Song of Solomon 6:9
My dove, my undefiled is but one; she is the only one of her mother, she is the choice one of her that bore her. The daughters saw her, and blessed her; yes, the queens and the concubines, and they praised her.
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(9) My dove . . . is but one.—“While the monarch’s loves are so many, one is mine, my dove, my perfect one: one, the delight of her mother, the darling of her who bore her.” It is impossible not to see in this a eulogy on monogamy, which, in practice, seems always to have been the rule among the Jews, the exceptions lying only with kings and the very rich. The eulogy is made more pronounced by putting an unconscious testimony to the superiority of monogamy into the mouths of the “queens and concubines,” who praise and bless this pattern of a perfect wife.

6:4-10 All the real excellence and holiness on earth centre in the church. Christ goes forth subduing his enemies, while his followers gain victories over the world, the flesh, and the devil. He shows the tenderness of a Redeemer, the delight he takes in his redeemed people, and the workings of his own grace in them. True believers alone can possess the beauty of holiness. And when their real character is known, it will be commended. Both the church and believers, at their first conversion, look forth as the morning, their light being small, but increasing. As to their sanctification, they are fair as the moon, deriving all their light, grace, and holiness from Christ; and as to justification, clear as the sun, clothed with Christ, the Sun of righteousness, and fighting the good fight of faith, under the banners of Christ, against all spiritual enemies.The king contrasts the bride with the other claimants for her royal estate or favor Sol 6:8. She not only outshines them all for him, but herself has received from them disinterested blessing and praise.

This passage is invaluable as a divine witness to the principle of monogamy under the Old Testament and in the luxurious age of Solomon.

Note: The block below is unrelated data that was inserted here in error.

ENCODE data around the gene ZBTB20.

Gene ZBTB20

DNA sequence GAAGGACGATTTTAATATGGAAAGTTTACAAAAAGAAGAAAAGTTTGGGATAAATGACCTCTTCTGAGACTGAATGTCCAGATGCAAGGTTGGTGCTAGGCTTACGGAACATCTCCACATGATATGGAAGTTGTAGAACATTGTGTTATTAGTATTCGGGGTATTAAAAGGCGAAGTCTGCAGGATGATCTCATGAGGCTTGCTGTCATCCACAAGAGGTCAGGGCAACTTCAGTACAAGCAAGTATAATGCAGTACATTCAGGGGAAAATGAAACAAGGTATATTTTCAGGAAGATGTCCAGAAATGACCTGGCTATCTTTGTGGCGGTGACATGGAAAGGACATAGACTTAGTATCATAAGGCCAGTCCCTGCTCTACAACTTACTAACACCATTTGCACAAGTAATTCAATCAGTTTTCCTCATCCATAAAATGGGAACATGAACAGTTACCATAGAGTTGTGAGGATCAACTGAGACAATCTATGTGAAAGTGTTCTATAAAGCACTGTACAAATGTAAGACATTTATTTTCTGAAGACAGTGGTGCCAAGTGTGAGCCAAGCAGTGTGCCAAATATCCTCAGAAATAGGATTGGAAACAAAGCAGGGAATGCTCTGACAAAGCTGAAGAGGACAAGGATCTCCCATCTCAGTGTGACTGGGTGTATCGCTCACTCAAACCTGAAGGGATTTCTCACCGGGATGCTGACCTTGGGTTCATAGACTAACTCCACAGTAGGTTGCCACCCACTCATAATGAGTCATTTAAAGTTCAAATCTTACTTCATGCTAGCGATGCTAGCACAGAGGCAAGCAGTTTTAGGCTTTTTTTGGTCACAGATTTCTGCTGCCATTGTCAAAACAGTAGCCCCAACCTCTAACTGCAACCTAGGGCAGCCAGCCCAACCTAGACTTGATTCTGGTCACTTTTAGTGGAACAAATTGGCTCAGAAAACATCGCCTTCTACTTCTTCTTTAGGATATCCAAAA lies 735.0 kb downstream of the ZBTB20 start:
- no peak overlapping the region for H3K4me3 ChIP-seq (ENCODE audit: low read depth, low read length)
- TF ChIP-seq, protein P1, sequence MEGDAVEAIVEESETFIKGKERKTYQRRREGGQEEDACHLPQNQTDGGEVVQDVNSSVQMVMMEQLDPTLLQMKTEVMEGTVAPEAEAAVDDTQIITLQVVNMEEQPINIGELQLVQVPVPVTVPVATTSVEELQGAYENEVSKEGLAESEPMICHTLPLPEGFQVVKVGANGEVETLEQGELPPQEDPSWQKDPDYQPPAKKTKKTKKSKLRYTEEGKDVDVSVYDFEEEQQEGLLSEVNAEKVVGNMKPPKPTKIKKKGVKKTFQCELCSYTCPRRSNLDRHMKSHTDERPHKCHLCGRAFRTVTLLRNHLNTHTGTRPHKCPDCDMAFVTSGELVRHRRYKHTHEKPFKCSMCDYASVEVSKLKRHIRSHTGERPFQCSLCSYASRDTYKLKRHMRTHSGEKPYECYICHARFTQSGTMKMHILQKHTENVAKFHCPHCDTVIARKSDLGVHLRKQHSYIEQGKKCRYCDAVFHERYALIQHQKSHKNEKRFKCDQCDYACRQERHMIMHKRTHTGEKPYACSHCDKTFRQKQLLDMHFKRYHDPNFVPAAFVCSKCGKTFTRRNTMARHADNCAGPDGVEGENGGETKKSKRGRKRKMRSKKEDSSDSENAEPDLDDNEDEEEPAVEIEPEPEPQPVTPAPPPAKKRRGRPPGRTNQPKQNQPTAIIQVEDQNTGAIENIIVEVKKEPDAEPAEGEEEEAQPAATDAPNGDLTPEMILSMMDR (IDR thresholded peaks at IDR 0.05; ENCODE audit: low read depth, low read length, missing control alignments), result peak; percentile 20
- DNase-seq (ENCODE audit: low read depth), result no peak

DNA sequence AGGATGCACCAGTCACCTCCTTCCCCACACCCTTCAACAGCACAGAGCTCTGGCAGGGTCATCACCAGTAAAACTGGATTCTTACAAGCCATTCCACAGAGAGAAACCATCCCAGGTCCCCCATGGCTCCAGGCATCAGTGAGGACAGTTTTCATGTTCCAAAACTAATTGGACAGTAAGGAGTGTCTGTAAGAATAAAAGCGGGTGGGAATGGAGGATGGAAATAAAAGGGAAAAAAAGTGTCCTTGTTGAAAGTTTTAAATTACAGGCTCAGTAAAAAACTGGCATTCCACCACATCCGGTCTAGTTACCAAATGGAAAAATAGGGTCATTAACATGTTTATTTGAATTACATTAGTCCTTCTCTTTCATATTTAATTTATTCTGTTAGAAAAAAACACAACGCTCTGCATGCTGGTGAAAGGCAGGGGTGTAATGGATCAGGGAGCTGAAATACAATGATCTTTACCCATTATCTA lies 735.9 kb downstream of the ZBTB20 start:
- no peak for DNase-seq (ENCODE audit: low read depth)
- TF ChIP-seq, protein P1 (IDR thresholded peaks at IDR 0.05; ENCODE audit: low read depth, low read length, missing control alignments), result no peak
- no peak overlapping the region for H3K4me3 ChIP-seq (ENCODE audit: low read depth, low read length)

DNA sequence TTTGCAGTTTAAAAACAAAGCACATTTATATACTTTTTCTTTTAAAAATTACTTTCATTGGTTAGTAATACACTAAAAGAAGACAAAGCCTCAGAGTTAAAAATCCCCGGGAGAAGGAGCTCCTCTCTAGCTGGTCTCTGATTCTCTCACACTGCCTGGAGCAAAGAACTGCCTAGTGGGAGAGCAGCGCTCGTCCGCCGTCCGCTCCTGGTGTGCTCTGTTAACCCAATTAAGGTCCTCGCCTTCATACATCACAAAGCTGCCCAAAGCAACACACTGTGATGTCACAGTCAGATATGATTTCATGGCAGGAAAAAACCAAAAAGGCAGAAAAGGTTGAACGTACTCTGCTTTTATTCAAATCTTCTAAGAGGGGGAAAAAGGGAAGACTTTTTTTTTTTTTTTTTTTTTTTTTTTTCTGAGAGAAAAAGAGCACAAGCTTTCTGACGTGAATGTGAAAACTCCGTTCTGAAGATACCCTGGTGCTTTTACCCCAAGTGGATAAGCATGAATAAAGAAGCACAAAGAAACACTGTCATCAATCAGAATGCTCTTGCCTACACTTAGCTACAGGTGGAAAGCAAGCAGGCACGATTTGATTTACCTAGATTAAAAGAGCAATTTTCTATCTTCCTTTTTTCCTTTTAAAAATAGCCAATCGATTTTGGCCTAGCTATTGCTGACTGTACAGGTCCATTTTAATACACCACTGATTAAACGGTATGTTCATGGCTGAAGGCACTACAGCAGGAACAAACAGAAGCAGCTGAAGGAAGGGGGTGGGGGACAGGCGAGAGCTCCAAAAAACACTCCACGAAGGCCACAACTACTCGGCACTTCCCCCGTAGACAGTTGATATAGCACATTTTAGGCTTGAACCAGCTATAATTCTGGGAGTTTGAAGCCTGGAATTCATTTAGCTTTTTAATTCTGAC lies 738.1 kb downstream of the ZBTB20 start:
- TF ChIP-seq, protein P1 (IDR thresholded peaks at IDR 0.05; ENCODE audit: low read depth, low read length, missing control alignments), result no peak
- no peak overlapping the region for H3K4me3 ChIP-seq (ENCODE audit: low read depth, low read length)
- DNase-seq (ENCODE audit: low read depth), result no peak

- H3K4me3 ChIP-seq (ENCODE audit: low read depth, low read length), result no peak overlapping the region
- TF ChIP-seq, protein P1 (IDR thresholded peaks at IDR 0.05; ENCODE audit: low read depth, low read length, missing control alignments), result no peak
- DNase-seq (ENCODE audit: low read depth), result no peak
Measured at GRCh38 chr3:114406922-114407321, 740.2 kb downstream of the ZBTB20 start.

9. Hollow professors, like half wives, have no part in the one bride.

only one of her mother—namely, "Jerusalem above" (Ga 4:26). The "little sister" (So 8:8) is not inconsistent with her being "the only one"; for that sister is one with herself (Joh 10:16).

choice—(Eph 1:4; 2Th 2:13). As she exalted Him above all others (So 5:10), so He now her.

daughters … blessed her—(Isa 8:18; 61:9; Eze 16:14; 2Th 1:10). So at her appearance after Pentecost (Ac 4:13; 6:15; 24:25; 26:28).

Is but one; the only beloved of my soul, my only spouse, in comparison of whom I despise all others.

She is the only one of her mother; of Jerusalem above, which is the mother of us all, Galatians 4:26. Or if this seem to confound the mother and daughter, the words may be thus rendered,

she is the only one of her mother, i.e. she is as dear and as precious to me as only children use to be to their parents, and especially to their mothers. So there is only a defect of the note of similitude, which is frequently understood, as hath been formerly noted and proved by undeniable instances.

Daughters, called virgins, Song of Solomon 6:8.

They praised her; as more beautiful and worthy than themselves, which was so evident that they were forced to confess it. My dove, my undefiled, is but one,.... Of these titles, see Sol 2:14. Christ's church is called one, in distinction from the many before mentioned; and either designs her small number, in comparison of the nations of the world, and of false churches, like one to sixty or eighty, and even to an innumerable company; see Ecclesiastes 9:14, Luke 12:32; or else her unity in herself, being but one general assembly and church of the firstborn, made up of various particular congregated churches; and "one body", consisting of various members, united together in affection, and partakers of the same grace, blessings, and privileges; actuated by "one Spirit", the Spirit of God, Ephesians 4:4; and having but "one Head", Christ Jesus, Ephesians 4:15, and it may signify that the church is the spouse of Christ; that though other princes may have sixty queens, and eighty concubines, and virgins without number, to wait on them, Sol 6:8; Christ had but one, and was well pleased with her, and desired no other;

she is the only one of her mother; the Jerusalem above, the mother of us all: or the sense is, she was to Christ as a mother's only child, most tenderly beloved by him;